Decided: January 3, 1936.
JENNIE Y. MARTIN, APPELLANT,
THE CENTRAL RAILROAD OF NEW JERSEY, RESPONDENTS
[116 NJL Page 349]
For majority opinion, see 116 N.J.L. 162.
LLOYD, J. (Dissenting.) Was the employe at the time of his accident engaged in interstate transportation or in work so closely related to it as to be practically a part of it? This is the test. Shanks v. Delaware, Lackawanna and Western Railroad Co., 239 U.S. 556.
That he was not directly in such transportation is clear. Was the work of repair of the roof of the train shed into which interstate transportation entered so closely related thereto as to be practically a part of it? My answer is yes. If the work Martin was doing had been repair of the cars or engine of the train or even of a bridge or of the roadbed used in such transportation it is well settled that his employment would have been in this service. For this the above cited case is also authority.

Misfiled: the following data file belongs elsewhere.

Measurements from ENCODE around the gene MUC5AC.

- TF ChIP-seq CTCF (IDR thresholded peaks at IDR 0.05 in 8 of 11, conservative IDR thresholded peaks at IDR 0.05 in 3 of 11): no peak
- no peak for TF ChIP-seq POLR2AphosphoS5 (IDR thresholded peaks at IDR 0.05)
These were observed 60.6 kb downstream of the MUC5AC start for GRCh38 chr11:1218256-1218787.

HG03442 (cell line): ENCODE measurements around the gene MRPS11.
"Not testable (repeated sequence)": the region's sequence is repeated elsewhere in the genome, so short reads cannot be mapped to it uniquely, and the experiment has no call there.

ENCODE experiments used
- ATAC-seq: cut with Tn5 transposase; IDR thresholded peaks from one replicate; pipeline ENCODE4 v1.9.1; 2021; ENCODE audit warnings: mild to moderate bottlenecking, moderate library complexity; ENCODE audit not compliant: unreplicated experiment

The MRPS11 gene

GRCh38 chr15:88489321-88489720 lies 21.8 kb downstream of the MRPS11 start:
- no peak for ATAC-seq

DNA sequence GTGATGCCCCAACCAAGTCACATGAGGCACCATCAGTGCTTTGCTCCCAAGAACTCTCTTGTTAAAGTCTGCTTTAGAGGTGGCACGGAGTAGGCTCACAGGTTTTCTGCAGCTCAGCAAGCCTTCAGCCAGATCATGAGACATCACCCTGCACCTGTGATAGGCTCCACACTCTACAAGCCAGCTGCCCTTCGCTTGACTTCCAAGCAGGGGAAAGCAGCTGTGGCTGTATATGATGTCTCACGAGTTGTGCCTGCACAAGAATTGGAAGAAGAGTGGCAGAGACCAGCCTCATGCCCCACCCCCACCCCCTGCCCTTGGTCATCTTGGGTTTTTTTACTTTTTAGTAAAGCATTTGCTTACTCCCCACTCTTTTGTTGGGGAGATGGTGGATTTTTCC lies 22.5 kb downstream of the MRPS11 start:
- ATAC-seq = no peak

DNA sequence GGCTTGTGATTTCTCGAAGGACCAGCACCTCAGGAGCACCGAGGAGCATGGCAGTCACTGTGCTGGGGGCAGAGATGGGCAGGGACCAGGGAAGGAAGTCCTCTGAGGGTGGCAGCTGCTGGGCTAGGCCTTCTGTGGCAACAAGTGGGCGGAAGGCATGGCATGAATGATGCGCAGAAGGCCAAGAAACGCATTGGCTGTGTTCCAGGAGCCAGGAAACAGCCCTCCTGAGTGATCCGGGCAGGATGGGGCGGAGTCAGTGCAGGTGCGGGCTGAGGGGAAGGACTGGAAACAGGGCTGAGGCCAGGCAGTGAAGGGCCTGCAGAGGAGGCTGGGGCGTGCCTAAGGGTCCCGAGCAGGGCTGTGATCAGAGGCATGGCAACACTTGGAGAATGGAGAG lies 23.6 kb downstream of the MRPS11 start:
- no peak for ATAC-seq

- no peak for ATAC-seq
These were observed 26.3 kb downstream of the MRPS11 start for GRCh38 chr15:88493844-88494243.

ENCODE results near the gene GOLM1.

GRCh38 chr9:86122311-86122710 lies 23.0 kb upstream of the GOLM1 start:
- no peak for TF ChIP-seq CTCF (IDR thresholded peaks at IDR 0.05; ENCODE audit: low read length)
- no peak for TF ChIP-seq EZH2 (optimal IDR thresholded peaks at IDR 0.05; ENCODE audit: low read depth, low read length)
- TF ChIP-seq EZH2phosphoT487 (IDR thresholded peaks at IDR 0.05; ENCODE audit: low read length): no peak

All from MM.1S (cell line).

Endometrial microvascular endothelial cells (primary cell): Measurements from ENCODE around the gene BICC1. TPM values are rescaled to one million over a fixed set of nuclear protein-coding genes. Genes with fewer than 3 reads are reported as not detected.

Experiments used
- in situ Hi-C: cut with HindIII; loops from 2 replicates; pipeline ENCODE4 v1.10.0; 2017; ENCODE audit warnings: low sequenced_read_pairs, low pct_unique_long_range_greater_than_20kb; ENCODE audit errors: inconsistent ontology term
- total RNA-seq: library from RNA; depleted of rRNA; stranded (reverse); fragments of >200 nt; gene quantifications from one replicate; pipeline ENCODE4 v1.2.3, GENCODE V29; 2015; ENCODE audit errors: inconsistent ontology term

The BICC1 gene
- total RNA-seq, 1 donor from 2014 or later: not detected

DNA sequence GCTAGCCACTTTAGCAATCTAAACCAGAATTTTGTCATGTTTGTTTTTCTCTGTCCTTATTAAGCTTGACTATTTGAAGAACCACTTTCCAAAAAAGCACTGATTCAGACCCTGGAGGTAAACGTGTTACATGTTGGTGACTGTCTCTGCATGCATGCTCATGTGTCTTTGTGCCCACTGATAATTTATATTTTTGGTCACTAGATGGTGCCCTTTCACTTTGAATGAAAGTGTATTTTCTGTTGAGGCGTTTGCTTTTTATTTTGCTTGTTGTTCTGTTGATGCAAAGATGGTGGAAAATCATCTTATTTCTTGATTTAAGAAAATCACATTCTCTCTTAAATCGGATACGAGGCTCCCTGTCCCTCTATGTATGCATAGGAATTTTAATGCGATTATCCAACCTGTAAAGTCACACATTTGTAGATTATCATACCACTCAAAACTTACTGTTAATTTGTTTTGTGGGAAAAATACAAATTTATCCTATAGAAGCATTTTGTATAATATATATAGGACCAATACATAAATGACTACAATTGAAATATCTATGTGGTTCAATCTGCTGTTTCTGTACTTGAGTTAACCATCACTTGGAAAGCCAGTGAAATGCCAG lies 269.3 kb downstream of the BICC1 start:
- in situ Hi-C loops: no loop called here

If the train in which the passenger rides and the roadbed upon which he rides are instruments in interstate transportation, is the floor of the platform upon which the passenger alights or the roof over the platform which protects him from the elements as he alights, less closely related to such transportation? My answer is no. The test seems to be, as I see it, one of remoteness and degree. Martin's work was not remote. Without a safe landing place the passenger could not complete his journey. Without a proper landing place (one protecting him from the elements) he could not complete it in comfort. When provided by the company and used by it for the latter purpose, its care and repair, both as to the platform and roof, were essential to its continued use.